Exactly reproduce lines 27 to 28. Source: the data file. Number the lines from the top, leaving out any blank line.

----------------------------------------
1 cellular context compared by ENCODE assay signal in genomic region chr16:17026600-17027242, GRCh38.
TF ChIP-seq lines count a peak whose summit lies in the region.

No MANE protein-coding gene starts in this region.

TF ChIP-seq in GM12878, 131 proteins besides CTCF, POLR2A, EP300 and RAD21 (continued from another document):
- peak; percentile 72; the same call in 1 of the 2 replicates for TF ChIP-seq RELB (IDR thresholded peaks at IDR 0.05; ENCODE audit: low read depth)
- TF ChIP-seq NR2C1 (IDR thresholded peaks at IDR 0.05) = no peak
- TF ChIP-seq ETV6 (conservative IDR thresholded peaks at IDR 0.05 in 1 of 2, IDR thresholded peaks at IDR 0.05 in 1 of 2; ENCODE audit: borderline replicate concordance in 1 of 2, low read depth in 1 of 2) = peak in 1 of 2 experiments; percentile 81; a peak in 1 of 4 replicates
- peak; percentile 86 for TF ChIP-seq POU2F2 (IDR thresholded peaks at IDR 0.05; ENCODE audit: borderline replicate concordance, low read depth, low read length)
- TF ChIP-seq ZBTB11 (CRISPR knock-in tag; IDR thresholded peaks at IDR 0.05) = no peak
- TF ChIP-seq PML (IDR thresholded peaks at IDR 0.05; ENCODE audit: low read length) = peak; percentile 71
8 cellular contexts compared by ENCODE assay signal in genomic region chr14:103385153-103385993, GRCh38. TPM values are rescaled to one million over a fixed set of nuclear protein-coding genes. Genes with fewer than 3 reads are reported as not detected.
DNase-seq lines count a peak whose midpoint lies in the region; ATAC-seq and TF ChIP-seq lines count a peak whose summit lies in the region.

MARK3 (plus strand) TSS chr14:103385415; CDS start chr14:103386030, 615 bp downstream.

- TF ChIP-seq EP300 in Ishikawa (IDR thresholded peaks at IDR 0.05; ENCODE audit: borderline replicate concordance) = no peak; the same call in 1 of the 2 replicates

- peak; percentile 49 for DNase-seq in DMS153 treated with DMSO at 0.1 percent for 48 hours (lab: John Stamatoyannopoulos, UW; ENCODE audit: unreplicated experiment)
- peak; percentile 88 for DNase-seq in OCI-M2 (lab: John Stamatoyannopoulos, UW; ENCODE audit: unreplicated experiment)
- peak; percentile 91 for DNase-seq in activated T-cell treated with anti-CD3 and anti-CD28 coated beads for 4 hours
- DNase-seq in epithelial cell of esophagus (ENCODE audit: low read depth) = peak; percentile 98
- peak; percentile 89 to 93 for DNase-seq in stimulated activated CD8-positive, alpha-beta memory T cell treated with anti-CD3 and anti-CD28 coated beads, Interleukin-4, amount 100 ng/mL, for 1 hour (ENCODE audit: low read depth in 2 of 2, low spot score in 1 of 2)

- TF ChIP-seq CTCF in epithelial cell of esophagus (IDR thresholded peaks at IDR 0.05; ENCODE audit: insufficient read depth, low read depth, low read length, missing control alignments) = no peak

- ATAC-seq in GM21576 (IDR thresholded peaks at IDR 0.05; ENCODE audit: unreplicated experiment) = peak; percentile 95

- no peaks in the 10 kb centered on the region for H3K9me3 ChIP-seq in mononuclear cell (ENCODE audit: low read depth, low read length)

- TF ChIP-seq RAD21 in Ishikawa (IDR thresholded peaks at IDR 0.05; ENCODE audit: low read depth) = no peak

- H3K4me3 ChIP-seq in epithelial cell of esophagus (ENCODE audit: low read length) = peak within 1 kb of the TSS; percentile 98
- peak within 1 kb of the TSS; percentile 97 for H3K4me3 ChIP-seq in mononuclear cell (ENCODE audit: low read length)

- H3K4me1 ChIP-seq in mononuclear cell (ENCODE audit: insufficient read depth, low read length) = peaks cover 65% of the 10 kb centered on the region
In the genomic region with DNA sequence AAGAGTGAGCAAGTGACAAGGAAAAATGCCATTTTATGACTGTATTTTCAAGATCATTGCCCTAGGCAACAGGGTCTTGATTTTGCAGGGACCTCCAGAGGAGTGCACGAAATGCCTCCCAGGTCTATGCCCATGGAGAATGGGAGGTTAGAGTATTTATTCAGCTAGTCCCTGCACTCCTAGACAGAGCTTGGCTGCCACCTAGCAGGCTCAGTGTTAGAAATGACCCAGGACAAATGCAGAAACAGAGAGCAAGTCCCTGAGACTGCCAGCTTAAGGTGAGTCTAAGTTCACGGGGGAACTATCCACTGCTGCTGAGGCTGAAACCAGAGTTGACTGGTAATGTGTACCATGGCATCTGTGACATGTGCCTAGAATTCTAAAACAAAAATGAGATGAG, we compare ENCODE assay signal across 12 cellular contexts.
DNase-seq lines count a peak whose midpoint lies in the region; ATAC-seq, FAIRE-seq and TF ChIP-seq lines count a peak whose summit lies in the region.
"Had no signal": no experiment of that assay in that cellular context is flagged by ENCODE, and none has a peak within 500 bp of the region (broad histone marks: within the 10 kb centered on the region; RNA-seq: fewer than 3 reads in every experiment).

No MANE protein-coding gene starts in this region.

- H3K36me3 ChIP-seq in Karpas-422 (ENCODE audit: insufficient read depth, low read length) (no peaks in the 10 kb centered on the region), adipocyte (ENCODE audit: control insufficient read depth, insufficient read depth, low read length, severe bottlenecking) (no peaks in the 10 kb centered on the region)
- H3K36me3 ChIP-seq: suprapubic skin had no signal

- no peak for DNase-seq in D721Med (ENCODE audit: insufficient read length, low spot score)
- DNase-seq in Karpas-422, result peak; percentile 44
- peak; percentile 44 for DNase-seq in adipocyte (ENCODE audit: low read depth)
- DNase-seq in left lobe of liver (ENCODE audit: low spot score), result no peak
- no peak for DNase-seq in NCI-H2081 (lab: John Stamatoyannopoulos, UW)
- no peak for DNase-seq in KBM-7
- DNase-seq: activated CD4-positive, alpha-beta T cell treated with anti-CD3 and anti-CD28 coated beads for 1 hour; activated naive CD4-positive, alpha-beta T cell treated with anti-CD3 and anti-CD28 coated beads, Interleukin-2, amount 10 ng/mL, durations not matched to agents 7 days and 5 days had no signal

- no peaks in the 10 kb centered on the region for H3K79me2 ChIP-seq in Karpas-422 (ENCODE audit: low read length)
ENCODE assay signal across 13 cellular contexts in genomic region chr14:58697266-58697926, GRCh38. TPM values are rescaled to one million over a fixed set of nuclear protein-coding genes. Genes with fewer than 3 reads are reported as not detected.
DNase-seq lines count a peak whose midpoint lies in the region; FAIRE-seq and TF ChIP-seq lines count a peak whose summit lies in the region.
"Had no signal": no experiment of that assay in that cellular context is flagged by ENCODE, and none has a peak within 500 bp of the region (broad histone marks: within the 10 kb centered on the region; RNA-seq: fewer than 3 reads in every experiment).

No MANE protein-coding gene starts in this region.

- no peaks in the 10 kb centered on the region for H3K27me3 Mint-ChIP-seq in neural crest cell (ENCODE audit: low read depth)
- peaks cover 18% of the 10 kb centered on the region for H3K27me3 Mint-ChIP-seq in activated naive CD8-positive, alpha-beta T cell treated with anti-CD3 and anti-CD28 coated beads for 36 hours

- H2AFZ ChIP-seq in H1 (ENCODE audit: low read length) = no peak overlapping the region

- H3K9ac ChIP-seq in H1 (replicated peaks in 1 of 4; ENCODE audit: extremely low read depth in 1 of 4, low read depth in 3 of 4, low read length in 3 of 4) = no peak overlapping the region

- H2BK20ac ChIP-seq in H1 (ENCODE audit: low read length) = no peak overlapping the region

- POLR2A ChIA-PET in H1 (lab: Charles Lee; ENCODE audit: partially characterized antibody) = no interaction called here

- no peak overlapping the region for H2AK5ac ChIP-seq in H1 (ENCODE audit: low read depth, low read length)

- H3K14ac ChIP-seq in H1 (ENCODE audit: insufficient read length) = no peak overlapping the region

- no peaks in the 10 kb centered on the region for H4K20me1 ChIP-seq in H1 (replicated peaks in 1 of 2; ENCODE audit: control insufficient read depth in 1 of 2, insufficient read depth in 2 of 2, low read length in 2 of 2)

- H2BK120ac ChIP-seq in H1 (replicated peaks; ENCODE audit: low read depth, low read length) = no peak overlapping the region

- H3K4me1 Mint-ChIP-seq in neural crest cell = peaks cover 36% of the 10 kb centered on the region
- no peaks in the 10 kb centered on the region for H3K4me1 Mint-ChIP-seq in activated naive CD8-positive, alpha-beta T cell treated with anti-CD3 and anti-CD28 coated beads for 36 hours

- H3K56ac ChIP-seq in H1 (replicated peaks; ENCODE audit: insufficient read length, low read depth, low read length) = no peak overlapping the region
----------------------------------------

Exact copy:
In the genomic region with DNA sequence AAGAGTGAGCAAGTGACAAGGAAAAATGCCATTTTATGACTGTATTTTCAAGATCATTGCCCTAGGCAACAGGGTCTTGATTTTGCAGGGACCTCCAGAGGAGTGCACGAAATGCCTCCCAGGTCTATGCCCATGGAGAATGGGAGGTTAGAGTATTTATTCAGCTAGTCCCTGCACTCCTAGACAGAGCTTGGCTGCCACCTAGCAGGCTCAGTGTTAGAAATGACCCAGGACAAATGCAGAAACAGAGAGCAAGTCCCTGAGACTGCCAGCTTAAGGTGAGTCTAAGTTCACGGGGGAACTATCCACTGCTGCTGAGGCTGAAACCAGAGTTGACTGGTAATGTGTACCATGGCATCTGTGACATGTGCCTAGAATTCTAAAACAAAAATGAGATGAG, we compare ENCODE assay signal across 12 cellular contexts.
DNase-seq lines count a peak whose midpoint lies in the region; ATAC-seq, FAIRE-seq and TF ChIP-seq lines count a peak whose summit lies in the region.